Molt-West’s junior year marked her official entry into politics in an internship that had her working for a rising star in the Democratic Party. “I was in the Teacher Education Program for the first two years of college,” she says. “In 2007, Professor Stephanie Yuhl encouraged me to apply for the Washington Semester Program. I would not be in my current vocation if not for Stephanie’s commitment to her students’ success. She always showed how much she cared about my growth. When people ask me how I got into politics, I tell them it started with Stephanie’s encouragement and that internship.”
“That internship” happened to be in the office of then-junior Sen. Barack Obama of Illinois. “I just have to thank my lucky stars. I’m not from Illinois; I didn’t have special connections,” Molt-West says. “I had seen his speech at the DNC years before and thought highly of him, and that I’d love the opportunity to work for him.”
That experience changed her idea of what she might become, Molt-West says: “Just being able to walk to work every day, going into the Capitol and getting to see how everything gets done — it was just so meaningful to me. And it showed me that I could get involved in our government. I could have a place in all of this.”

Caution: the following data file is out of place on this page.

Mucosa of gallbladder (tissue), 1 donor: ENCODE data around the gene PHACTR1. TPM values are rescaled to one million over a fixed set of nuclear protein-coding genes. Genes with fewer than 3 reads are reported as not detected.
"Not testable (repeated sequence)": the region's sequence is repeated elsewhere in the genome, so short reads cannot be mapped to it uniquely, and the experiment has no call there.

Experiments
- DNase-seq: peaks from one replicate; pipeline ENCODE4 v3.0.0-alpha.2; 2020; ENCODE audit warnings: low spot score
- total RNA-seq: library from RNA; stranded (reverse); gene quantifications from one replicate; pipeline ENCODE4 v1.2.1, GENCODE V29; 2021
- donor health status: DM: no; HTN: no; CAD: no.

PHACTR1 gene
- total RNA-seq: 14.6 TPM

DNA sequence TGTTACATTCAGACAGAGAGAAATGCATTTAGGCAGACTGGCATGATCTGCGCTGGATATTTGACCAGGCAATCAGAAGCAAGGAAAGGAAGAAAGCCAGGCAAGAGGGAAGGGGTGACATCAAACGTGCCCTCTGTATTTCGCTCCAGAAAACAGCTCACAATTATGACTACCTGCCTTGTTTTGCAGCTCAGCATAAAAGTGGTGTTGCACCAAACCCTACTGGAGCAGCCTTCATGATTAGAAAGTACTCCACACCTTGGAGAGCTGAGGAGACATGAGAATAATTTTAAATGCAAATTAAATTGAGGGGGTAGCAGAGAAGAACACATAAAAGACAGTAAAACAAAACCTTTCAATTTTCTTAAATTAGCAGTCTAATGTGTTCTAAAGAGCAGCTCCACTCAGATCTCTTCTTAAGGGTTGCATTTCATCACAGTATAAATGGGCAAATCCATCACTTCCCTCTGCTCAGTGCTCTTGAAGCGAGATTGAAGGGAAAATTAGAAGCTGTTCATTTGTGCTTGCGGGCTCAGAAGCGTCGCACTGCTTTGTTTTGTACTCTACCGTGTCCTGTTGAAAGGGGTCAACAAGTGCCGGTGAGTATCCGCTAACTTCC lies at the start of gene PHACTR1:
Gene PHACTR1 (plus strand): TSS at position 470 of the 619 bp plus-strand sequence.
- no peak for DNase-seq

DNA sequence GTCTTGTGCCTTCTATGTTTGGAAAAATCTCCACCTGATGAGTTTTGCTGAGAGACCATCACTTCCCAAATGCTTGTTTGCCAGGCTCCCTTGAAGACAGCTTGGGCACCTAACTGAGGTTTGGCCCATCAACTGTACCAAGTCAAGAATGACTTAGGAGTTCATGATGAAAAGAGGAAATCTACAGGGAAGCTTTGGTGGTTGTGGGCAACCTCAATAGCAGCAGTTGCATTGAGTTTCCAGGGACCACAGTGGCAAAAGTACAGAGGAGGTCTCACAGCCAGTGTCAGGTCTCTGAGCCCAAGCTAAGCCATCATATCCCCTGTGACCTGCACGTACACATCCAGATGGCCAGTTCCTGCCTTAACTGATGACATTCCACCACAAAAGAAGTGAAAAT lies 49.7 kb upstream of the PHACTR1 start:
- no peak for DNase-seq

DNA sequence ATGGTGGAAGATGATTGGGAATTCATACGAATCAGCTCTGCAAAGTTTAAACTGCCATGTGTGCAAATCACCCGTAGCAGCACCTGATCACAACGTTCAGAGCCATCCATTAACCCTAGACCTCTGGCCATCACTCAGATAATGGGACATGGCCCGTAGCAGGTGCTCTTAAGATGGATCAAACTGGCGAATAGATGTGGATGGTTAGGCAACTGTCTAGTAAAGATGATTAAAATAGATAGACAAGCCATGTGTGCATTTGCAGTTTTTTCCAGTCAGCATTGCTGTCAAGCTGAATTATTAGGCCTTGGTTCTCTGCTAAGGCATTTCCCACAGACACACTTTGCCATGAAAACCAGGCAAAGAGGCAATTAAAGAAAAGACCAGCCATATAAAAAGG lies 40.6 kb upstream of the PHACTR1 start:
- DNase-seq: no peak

Bookending the D.C. internship, and also pivotal in Molt-West’s academic and professional careers, were two immersion trips, one to El Salvador in 2006 and another to Kenya in 2009, both sponsored by the Office of the College Chaplains. The El Salvador trip was funded by an award given to Marybeth Kearns-Barrett ’84, chaplain and office director. Kearns-Barrett arranged to take Molt-West and a handful of other SPUD leaders to El Salvador to learn about how the Jesuits at the University of Central America understood the role of a university and scholarship as a social force. Their commitment to a faith that does justice led to the 1989 massacre of six Jesuit priests, their housekeeper and her teenage daughter by members of the Salvadoran Army on the grounds of the Jesuit University of Central America. The elite battalion had orders to kill Rev. Ignacio Ellacuría, S.J., an outspoken critic of the Salvadoran military. Molt-West impressed Kearns-Barrett with her attentiveness.
“Watching her interact with the people there and her humility, her real interest in hearing people’s stories, wanting to understand how people lived and what their struggles were, it all just really seemed to make a big impression on her,” Kearns-Barrett says. “She was listening for the ways structural inequities were impacting people’s lives. I think Alicia was always thinking about the bigger picture: Why is this happening, and how did we get this way?”